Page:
Since I am a human being and a Christian, it is obvious to me that I am a Christian in the Church, an ecclesial Christian.
Karl Rahner's writings on “the Church” are significant in volume, in content, and in their connection to the central concerns of Rahner's life and work. For Rahner, the Church was always more than a social structure, a political force, or a site for religious activities; the Church was a genuinely theological reality. Rahner affirmed an intimate connection between the Church and the foundational elements of Christian faith: God's self-revelation in Jesus Christ; the presence of the Holy Spirit in human history; and God's promise that love, rather than sin or death, would speak the final word in that history.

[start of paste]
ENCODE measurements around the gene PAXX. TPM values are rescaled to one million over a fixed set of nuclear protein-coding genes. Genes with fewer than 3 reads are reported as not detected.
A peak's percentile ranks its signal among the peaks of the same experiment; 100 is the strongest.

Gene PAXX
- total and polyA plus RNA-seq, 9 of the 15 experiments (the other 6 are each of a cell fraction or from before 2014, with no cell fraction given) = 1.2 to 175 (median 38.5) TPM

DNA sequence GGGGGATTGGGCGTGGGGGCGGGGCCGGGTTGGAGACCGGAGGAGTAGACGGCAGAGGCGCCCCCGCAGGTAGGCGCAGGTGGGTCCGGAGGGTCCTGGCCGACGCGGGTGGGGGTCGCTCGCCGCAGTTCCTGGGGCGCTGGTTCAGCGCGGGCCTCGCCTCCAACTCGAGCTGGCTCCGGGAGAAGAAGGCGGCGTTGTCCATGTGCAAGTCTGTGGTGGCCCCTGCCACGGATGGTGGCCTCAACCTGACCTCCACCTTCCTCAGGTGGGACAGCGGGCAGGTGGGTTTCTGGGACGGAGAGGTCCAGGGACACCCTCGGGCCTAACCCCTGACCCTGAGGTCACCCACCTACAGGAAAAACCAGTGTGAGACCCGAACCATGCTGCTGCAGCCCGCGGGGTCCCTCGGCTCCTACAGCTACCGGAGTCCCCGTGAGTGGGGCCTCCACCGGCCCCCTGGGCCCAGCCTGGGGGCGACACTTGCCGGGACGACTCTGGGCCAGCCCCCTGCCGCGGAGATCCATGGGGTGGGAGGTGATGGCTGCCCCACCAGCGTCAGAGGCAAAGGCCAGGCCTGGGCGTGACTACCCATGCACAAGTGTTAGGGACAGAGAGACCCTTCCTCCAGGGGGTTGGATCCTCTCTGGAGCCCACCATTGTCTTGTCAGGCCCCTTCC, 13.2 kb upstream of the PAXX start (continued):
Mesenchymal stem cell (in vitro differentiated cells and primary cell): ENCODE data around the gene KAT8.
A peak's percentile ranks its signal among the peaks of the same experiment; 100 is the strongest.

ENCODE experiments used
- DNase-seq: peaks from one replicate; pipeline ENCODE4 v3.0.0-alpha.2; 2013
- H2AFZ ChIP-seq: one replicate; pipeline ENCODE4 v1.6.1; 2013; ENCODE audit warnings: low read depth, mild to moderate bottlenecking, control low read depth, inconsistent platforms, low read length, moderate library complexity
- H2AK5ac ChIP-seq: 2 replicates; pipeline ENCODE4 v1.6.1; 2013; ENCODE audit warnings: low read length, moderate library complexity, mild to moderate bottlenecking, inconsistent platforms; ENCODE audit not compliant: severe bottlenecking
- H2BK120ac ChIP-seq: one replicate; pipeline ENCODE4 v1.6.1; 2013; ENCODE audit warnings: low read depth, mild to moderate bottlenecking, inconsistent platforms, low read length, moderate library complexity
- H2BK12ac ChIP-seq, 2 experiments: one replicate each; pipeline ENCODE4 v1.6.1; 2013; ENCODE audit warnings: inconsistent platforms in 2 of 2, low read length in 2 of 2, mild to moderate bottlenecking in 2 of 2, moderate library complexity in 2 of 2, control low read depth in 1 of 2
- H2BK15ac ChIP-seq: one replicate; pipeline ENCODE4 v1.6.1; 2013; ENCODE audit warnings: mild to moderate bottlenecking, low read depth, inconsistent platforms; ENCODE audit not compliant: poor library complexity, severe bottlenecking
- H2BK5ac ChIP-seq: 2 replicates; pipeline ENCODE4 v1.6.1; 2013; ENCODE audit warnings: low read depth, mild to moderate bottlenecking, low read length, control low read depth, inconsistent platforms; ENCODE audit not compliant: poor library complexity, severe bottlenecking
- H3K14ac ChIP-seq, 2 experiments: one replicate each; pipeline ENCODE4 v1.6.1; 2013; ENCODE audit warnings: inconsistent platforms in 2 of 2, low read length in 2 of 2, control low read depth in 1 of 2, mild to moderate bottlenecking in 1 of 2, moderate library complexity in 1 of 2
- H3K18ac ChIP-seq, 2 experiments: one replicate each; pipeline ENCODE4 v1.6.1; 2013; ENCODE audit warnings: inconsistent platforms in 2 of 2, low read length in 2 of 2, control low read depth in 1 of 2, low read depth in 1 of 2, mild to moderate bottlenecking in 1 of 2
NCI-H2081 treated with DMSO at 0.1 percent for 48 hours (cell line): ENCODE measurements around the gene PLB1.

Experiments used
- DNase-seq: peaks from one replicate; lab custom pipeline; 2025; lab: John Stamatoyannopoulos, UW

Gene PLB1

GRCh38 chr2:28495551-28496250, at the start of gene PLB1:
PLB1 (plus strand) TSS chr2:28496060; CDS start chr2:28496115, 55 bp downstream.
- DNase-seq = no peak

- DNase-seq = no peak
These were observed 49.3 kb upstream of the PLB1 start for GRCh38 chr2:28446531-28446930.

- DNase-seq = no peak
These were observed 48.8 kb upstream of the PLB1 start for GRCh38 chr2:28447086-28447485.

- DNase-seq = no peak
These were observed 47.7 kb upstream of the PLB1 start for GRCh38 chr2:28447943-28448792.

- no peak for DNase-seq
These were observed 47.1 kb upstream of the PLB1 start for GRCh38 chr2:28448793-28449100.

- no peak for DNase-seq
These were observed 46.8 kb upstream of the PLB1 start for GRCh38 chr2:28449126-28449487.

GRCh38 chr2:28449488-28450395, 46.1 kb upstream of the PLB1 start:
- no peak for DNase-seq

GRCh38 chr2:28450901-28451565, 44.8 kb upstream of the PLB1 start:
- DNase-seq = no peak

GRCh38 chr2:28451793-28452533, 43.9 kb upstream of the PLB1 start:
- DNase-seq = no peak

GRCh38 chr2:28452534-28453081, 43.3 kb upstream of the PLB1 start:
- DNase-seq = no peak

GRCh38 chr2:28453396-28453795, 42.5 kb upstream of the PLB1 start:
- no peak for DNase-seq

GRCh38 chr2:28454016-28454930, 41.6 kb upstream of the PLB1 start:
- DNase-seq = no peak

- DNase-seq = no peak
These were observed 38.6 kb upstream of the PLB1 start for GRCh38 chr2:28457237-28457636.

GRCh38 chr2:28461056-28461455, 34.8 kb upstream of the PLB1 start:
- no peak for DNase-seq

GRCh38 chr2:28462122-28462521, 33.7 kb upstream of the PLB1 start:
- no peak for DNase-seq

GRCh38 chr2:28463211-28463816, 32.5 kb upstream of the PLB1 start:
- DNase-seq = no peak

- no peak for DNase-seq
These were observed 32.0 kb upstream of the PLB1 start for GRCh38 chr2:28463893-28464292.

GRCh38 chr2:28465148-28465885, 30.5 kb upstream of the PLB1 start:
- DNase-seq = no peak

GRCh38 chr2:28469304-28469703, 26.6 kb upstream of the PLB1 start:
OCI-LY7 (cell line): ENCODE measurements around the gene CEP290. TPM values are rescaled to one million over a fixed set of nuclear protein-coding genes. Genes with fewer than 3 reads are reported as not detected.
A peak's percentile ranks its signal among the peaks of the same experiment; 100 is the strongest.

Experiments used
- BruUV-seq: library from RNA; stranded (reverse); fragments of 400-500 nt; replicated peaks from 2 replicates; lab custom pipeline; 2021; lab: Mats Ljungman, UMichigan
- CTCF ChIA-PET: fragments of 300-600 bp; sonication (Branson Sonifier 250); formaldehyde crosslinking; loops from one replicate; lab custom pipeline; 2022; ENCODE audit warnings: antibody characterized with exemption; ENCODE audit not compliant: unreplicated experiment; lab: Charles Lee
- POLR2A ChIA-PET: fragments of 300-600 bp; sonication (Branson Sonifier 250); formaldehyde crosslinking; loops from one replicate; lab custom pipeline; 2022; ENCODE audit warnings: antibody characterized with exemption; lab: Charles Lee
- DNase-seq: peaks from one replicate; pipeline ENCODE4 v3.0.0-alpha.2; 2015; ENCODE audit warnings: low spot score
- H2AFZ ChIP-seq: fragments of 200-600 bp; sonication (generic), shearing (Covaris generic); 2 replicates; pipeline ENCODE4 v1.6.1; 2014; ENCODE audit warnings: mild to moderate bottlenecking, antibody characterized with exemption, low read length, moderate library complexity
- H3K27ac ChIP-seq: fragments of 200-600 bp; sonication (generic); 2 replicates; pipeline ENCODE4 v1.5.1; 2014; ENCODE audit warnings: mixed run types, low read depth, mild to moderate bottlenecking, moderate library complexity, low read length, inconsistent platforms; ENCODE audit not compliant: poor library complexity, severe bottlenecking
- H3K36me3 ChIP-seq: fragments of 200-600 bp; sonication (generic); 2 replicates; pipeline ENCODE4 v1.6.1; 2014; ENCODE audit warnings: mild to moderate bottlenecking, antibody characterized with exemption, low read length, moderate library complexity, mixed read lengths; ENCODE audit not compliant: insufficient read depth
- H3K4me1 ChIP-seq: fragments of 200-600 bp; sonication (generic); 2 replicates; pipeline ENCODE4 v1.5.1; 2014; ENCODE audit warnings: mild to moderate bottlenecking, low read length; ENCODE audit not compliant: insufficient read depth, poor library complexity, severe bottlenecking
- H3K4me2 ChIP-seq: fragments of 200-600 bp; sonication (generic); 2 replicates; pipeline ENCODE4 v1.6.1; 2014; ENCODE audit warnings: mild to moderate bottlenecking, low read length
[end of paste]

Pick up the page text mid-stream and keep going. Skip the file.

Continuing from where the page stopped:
Just as Rahner’s emphasis on the capacity of human beings to encounter God in their everyday world resulted in a theology of eating, of laughing, and of childhood and old age, so too it ensured that the Church’s relationship to history and culture was a prominent feature of his ecclesiology. For Rahner, living as an ecclesial Christian was an invitation to be part of the world in a particular way, a way that witnessed not simply to humanity’s orientation to God, but to the social implications of God’s self-revelation in Jesus Christ. To that end, Rahner was at pains to aid the appropriation of ecclesial faith by articulating the authentic claims and necessary boundaries of “the Church,” by promoting reconciliation between Christians, and by sketching the possibilities for the Church’s creative engagement with the wider world.